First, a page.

I've played Diablo 2 for a long time. I would even still be playing it, if it hadn't such an old engine and mechanics intended to make the player linger on playing just for the items - a kind of a BS system for me now that I got older and started questioning things - but at any rate that game was a special one among so many other games I've played.
It's not surprising then that I liked the idea of a sequel as it was announced by Blizzard a good while ago. At that time, though, I had not yet played their gold mine called WoW, so I had no idea they were going to go backwards and undo what the excellent patch 1.10 of Diablo II did to that game.
Thing is, Diablo III has no customization. None. Zero. Nich. The only things that you can customize are the armor and sex. Boo, look how good Demon Hunter I am on black lycra and heels!
Luckily, this post is not about Diablo III's mistakes - it's about another game who stayed true to D2 virtues - and it was no surprise for me when I discovered that many developers of D2 were responsible into this.
To sum what I loved in Torchlight 2, it is a game that makes you think. Makes you plan. It is almost Diablo 2 with a few minor but needed tweaks: where in Diablo 2 you would need some skills as prerequisites for the higher level ones, on Torchlight 2 you get them as autogranted at specific levels. While on Diablo 2 the skill point system was irreversible, ie a point spent is lost forever, here you have the option to undo the last 3 ones used. It's still restrictive, but I think that was meant for the player to "feel" the skill into their playstyle. Increasing it to 5 wouldn't be bad, though.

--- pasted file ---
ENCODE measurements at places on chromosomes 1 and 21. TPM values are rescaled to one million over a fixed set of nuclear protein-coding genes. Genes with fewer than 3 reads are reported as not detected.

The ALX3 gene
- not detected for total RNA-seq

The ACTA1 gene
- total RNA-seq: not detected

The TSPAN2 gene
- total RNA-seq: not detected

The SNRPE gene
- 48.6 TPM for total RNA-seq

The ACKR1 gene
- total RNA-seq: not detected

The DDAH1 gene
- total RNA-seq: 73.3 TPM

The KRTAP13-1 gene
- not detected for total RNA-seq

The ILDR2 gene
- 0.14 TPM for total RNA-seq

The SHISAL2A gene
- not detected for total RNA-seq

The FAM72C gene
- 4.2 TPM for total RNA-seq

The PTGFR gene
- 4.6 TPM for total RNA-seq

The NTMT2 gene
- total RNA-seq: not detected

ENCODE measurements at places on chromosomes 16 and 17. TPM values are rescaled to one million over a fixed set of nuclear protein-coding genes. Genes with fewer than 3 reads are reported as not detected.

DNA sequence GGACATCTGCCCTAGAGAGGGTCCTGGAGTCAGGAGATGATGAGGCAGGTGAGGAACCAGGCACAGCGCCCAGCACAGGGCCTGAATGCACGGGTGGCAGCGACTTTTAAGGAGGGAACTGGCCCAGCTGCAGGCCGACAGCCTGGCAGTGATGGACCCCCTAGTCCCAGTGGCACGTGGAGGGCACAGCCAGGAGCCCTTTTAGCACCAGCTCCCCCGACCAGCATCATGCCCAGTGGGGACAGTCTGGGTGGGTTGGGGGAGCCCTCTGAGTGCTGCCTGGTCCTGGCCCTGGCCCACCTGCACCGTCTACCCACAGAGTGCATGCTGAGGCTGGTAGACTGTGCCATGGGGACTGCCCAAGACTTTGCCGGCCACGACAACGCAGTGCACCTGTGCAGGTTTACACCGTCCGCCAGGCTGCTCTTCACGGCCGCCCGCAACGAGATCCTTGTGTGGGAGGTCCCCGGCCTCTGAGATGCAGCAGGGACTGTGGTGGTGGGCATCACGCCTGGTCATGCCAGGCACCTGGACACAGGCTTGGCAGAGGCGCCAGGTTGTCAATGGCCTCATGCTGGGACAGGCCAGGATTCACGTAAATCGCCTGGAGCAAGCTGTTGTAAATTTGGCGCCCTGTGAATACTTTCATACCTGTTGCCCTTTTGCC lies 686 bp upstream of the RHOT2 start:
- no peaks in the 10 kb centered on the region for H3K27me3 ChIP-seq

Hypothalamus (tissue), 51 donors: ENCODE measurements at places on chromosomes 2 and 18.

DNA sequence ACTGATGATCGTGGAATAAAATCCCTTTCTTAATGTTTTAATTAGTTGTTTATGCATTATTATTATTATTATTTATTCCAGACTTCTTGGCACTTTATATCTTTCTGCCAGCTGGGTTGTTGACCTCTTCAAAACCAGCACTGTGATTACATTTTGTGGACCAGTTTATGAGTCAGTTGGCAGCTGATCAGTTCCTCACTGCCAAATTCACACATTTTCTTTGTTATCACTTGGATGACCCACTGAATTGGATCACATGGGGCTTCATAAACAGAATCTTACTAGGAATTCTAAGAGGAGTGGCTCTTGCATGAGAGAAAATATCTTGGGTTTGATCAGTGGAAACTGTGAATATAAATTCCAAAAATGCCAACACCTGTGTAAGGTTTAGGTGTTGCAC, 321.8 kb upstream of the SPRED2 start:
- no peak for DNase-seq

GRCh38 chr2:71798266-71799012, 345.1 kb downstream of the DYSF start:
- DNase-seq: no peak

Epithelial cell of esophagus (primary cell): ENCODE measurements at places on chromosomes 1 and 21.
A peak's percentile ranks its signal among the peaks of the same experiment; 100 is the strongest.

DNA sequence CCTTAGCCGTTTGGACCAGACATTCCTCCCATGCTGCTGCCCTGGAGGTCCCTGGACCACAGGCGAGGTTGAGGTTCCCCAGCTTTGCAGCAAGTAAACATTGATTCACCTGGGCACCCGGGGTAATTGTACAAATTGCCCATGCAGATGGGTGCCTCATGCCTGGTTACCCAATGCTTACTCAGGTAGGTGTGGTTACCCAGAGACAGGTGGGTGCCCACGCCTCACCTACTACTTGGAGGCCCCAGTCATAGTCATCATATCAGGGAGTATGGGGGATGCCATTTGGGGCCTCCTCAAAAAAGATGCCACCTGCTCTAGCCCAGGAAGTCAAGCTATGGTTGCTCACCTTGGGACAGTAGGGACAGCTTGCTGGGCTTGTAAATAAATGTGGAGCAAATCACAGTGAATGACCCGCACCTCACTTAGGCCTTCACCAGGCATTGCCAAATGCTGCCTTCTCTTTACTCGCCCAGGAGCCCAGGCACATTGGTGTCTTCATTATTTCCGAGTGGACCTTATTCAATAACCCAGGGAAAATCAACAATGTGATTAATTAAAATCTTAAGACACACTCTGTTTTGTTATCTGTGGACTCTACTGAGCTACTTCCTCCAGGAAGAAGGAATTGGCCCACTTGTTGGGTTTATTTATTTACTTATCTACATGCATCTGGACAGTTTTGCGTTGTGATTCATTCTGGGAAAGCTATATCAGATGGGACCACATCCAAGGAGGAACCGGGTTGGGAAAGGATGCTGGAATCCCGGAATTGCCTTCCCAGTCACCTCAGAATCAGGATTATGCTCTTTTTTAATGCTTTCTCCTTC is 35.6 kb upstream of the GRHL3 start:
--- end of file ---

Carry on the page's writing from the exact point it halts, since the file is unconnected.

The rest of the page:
The same 5 points for any attribute you wish is used, but then again an interesting change was made: almost all points are useful for all classes. Strength, for example, increases all critical damage bonus - inclusing spells - and dexterity all critical chance, again, including spells. So, even as the Embermage, the game's flavored mage class, you would still need to consider these 2 factors before dumping all points into focus, which increases all elemental damage, and vitality, which would be a classical choice made by players on their Sorceress on Diablo 2.
The battles are fun. Really. The game is action-full, fast paced, and you have to analyse carefully what you're doing and facing on the same level as you click. Even playing as an Embermage on Veteran that killed stuff fast, I found myself dying over casual mistakes like getting hit by a slow but strong Troll - my favorite part was reading at status that the biggest damage I had taken was 2.6k when I had 2.3k hp.
To sum it up, this is a game that delivered everything that I was expecting. Granted, as I had read on a game reviewer, the story doesn't inspire much emotion. Maybe it was the fact that there wasn't no voiceover.
But, again, T2>>>D3.